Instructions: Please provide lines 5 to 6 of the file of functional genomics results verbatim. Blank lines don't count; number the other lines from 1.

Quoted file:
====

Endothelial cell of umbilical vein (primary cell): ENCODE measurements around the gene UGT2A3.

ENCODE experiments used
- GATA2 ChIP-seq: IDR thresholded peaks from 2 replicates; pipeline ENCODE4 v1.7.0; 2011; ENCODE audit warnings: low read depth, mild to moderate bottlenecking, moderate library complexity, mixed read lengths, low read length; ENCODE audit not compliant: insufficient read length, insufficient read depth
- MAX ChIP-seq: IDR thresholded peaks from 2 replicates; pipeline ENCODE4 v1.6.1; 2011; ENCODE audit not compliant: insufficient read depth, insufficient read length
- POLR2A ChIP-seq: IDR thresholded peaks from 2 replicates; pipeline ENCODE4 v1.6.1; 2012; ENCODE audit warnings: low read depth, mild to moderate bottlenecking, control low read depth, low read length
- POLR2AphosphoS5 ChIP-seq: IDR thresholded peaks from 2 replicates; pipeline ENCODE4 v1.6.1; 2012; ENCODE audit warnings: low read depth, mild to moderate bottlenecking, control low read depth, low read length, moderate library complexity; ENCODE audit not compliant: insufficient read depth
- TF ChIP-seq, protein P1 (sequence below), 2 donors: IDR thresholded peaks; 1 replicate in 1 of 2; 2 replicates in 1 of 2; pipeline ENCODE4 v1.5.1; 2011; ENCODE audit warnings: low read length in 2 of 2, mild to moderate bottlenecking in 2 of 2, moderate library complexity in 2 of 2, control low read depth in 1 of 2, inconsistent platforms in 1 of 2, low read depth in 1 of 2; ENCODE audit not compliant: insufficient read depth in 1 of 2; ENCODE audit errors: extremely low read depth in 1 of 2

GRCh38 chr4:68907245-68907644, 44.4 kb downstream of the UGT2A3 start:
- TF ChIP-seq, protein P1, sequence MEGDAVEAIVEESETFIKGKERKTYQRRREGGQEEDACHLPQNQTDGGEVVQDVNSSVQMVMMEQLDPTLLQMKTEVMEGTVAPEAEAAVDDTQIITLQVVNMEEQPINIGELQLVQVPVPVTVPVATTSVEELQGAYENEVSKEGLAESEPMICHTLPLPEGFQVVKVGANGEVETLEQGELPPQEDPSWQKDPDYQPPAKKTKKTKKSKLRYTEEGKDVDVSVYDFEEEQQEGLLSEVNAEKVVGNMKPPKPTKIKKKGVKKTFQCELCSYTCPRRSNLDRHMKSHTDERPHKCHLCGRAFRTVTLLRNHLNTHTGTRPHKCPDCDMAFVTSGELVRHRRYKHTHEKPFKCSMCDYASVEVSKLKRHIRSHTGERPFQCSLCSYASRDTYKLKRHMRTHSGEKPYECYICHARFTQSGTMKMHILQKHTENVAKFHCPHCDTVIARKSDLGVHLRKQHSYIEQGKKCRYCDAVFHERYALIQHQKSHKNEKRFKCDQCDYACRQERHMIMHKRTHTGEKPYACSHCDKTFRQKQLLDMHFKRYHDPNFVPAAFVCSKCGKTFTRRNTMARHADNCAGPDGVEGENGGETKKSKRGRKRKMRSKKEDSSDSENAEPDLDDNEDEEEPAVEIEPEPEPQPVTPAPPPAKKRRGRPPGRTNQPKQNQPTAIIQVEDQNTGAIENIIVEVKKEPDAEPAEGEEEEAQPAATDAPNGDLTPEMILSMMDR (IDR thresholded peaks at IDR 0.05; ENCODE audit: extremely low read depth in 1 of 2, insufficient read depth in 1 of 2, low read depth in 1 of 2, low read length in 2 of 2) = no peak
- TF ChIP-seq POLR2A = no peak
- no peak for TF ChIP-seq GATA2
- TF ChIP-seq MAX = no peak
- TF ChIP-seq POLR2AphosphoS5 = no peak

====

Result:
- POLR2A ChIP-seq: IDR thresholded peaks from 2 replicates; pipeline ENCODE4 v1.6.1; 2012; ENCODE audit warnings: low read depth, mild to moderate bottlenecking, control low read depth, low read length
- POLR2AphosphoS5 ChIP-seq: IDR thresholded peaks from 2 replicates; pipeline ENCODE4 v1.6.1; 2012; ENCODE audit warnings: low read depth, mild to moderate bottlenecking, control low read depth, low read length, moderate library complexity; ENCODE audit not compliant: insufficient read depth